Erin Wolf

Testa Rosa

By - Oct 1st, 2007 02:52 pm
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When Milwaukee-based band The Mustn’ts shook hands and called it a day, they couldn’t have realized what a happy parting of ways it would become when two even more brilliant bands were re-formed from the not-even-settled dust: The Celebrated Workingman and Testa Rosa. The latter, a condensed version of The Mustn’ts (all three members of Testa Rosa were in The Mustn’ts) is Betty Blexrud-Strigens (vocals/guitar/keys), Damian Strigens (guitar/drums/bass/vocals) and Paul Hancock (bass/piano/guitar/vocals).

Testa Rosa’s astounding triple threat of clever lyricism, luminous melody and the best girl vocals to be heard since the days of buttery 60s pop is an undeniable force to both listeners who play music themselves and casual pop consumers. Those who understand the complexities of composing a diamond of a pop song will hold genuine appreciation for the effortless songs nestled between the covers of Testa Rosa’s first release. And even the tone-deaf will be floored by Blexrud-Strigens’s alluring vocals, which hover lucidly over even the grittiest of their songs.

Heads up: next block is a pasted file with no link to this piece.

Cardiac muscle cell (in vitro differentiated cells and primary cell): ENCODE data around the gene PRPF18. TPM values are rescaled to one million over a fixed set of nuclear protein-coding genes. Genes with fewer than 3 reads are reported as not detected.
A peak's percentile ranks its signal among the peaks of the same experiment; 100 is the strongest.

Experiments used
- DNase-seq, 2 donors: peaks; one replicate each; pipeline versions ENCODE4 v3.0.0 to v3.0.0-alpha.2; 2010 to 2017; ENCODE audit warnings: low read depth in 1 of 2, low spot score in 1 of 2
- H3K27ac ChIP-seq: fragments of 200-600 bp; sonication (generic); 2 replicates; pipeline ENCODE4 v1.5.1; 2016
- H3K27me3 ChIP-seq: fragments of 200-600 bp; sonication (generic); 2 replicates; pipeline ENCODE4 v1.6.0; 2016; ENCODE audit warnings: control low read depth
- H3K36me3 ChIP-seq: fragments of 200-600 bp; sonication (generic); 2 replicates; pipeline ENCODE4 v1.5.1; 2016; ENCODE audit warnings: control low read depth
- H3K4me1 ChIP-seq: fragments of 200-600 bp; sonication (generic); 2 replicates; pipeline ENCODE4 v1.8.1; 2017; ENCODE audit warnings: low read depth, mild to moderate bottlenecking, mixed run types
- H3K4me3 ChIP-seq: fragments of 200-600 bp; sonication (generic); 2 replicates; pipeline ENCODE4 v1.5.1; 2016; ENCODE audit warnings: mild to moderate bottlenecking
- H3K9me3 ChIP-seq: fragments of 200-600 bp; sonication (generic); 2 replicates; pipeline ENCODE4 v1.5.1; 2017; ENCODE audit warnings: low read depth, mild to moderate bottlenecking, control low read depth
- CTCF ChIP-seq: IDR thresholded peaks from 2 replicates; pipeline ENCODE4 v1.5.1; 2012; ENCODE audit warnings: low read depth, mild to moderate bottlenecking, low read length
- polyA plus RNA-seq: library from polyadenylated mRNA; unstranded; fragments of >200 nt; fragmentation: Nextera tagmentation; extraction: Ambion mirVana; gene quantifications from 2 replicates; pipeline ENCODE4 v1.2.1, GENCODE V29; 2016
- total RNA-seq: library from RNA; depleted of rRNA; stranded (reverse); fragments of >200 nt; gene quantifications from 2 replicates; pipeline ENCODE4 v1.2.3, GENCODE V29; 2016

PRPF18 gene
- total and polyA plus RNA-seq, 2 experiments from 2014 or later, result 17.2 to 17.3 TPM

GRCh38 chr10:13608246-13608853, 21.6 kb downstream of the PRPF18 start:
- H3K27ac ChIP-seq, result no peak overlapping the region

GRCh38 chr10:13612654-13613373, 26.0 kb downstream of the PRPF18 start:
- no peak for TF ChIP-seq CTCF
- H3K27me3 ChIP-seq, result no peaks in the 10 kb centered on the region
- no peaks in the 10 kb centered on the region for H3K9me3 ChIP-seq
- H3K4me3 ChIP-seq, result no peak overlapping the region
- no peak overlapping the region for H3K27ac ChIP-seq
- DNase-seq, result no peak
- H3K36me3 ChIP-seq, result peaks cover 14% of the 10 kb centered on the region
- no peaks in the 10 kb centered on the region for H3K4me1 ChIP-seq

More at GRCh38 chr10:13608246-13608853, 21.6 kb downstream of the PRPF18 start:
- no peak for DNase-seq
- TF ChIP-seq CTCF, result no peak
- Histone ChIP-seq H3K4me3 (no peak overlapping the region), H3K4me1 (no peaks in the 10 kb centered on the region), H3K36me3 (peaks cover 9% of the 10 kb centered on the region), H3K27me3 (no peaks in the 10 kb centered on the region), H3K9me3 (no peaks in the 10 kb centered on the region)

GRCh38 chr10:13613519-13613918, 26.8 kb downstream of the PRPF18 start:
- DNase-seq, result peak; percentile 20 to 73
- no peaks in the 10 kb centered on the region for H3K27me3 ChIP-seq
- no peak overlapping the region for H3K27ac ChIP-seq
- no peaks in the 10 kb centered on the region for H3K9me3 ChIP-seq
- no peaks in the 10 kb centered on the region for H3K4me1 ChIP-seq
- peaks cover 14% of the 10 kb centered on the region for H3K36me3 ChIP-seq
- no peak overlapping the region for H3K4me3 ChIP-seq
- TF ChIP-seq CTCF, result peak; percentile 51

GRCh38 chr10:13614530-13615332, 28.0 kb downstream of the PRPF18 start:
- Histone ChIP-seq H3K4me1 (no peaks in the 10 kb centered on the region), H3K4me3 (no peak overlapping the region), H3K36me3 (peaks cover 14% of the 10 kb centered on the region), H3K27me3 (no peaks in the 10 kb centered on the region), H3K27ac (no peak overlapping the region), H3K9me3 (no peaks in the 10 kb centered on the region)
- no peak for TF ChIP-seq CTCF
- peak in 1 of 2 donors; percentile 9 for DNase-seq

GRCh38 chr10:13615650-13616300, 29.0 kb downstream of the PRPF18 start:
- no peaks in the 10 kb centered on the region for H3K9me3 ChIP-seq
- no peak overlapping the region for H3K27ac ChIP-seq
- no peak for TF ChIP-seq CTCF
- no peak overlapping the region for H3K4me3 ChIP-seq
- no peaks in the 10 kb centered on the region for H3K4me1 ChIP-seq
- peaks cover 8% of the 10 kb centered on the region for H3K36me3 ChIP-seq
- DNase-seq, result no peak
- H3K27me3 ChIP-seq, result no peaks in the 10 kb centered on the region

Hancock and Strigens are the driving force behind the atmospheric pretty-pop primarily written by Blexrud-Srigens. Testa Rosa effortlessly ranges genres and manages to smooth them beautifully (compliments of producer/engineer mastermind Beau Sorenson of Madison’s Smart Studios). Two of the best songs on the album, “Ollie & Delilah” and “Arms of a Tree,” demonstrate this mix – “Ollie & Delilah” is a heartbreaking but punchily-penned song about two young lovers lead astray, with heart-thumping drumbeats, huge, echoing guitars and ghostly keyboards; “Arms of a Tree” is a wistful and lovely ballad which showcases Blexrud-Strigen’s alto perfectly. For lack of a better word, ‘perfectly’ is just how Testa Rosa’s first release appears to have turned out.

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